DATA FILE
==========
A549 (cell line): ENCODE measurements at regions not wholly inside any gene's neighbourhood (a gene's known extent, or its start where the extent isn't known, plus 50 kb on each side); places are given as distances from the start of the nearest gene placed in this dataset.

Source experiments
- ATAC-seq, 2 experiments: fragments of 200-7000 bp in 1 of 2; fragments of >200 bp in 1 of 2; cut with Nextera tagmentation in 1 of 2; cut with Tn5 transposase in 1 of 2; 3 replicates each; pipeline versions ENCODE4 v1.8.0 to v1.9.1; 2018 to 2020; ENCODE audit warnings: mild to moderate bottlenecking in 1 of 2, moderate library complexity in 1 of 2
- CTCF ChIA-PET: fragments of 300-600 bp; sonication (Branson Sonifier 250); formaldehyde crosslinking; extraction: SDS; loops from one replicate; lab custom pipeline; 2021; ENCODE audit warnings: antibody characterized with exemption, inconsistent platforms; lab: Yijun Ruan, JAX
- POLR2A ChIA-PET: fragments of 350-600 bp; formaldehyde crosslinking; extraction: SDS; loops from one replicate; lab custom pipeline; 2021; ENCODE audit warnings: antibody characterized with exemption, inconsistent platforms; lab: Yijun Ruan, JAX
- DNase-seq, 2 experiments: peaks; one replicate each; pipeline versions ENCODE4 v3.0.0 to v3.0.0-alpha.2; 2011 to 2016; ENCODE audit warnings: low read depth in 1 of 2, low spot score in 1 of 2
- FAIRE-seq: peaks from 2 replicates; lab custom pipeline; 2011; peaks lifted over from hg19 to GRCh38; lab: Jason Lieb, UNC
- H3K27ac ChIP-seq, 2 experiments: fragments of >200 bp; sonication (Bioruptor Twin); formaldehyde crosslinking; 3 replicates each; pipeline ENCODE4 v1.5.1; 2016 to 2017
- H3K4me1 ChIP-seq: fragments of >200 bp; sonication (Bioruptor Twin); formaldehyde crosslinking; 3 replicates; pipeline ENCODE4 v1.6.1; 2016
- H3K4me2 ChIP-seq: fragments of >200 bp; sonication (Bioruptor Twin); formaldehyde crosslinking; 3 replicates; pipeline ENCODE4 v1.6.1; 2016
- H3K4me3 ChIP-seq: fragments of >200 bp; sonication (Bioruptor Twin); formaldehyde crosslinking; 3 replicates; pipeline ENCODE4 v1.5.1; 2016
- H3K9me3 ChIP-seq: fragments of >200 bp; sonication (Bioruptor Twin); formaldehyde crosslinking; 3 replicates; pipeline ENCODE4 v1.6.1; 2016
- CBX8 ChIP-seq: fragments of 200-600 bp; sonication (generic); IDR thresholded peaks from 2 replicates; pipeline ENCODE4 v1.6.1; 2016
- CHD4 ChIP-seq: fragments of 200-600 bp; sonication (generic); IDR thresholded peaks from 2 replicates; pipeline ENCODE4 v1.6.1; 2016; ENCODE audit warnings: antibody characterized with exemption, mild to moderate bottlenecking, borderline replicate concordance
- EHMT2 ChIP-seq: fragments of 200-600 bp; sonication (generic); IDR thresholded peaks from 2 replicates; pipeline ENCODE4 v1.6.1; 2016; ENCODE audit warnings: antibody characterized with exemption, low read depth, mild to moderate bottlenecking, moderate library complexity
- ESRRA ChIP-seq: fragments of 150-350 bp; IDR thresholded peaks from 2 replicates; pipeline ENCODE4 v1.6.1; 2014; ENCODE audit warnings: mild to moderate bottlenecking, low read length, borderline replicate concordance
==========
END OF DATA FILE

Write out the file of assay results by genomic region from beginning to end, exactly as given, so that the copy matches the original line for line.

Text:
A549 (cell line): ENCODE measurements at regions not wholly inside any gene's neighbourhood (a gene's known extent, or its start where the extent isn't known, plus 50 kb on each side); places are given as distances from the start of the nearest gene placed in this dataset.

Source experiments
- ATAC-seq, 2 experiments: fragments of 200-7000 bp in 1 of 2; fragments of >200 bp in 1 of 2; cut with Nextera tagmentation in 1 of 2; cut with Tn5 transposase in 1 of 2; 3 replicates each; pipeline versions ENCODE4 v1.8.0 to v1.9.1; 2018 to 2020; ENCODE audit warnings: mild to moderate bottlenecking in 1 of 2, moderate library complexity in 1 of 2
- CTCF ChIA-PET: fragments of 300-600 bp; sonication (Branson Sonifier 250); formaldehyde crosslinking; extraction: SDS; loops from one replicate; lab custom pipeline; 2021; ENCODE audit warnings: antibody characterized with exemption, inconsistent platforms; lab: Yijun Ruan, JAX
- POLR2A ChIA-PET: fragments of 350-600 bp; formaldehyde crosslinking; extraction: SDS; loops from one replicate; lab custom pipeline; 2021; ENCODE audit warnings: antibody characterized with exemption, inconsistent platforms; lab: Yijun Ruan, JAX
- DNase-seq, 2 experiments: peaks; one replicate each; pipeline versions ENCODE4 v3.0.0 to v3.0.0-alpha.2; 2011 to 2016; ENCODE audit warnings: low read depth in 1 of 2, low spot score in 1 of 2
- FAIRE-seq: peaks from 2 replicates; lab custom pipeline; 2011; peaks lifted over from hg19 to GRCh38; lab: Jason Lieb, UNC
- H3K27ac ChIP-seq, 2 experiments: fragments of >200 bp; sonication (Bioruptor Twin); formaldehyde crosslinking; 3 replicates each; pipeline ENCODE4 v1.5.1; 2016 to 2017
- H3K4me1 ChIP-seq: fragments of >200 bp; sonication (Bioruptor Twin); formaldehyde crosslinking; 3 replicates; pipeline ENCODE4 v1.6.1; 2016
- H3K4me2 ChIP-seq: fragments of >200 bp; sonication (Bioruptor Twin); formaldehyde crosslinking; 3 replicates; pipeline ENCODE4 v1.6.1; 2016
- H3K4me3 ChIP-seq: fragments of >200 bp; sonication (Bioruptor Twin); formaldehyde crosslinking; 3 replicates; pipeline ENCODE4 v1.5.1; 2016
- H3K9me3 ChIP-seq: fragments of >200 bp; sonication (Bioruptor Twin); formaldehyde crosslinking; 3 replicates; pipeline ENCODE4 v1.6.1; 2016
- CBX8 ChIP-seq: fragments of 200-600 bp; sonication (generic); IDR thresholded peaks from 2 replicates; pipeline ENCODE4 v1.6.1; 2016
- CHD4 ChIP-seq: fragments of 200-600 bp; sonication (generic); IDR thresholded peaks from 2 replicates; pipeline ENCODE4 v1.6.1; 2016; ENCODE audit warnings: antibody characterized with exemption, mild to moderate bottlenecking, borderline replicate concordance
- EHMT2 ChIP-seq: fragments of 200-600 bp; sonication (generic); IDR thresholded peaks from 2 replicates; pipeline ENCODE4 v1.6.1; 2016; ENCODE audit warnings: antibody characterized with exemption, low read depth, mild to moderate bottlenecking, moderate library complexity
- ESRRA ChIP-seq: fragments of 150-350 bp; IDR thresholded peaks from 2 replicates; pipeline ENCODE4 v1.6.1; 2014; ENCODE audit warnings: mild to moderate bottlenecking, low read length, borderline replicate concordance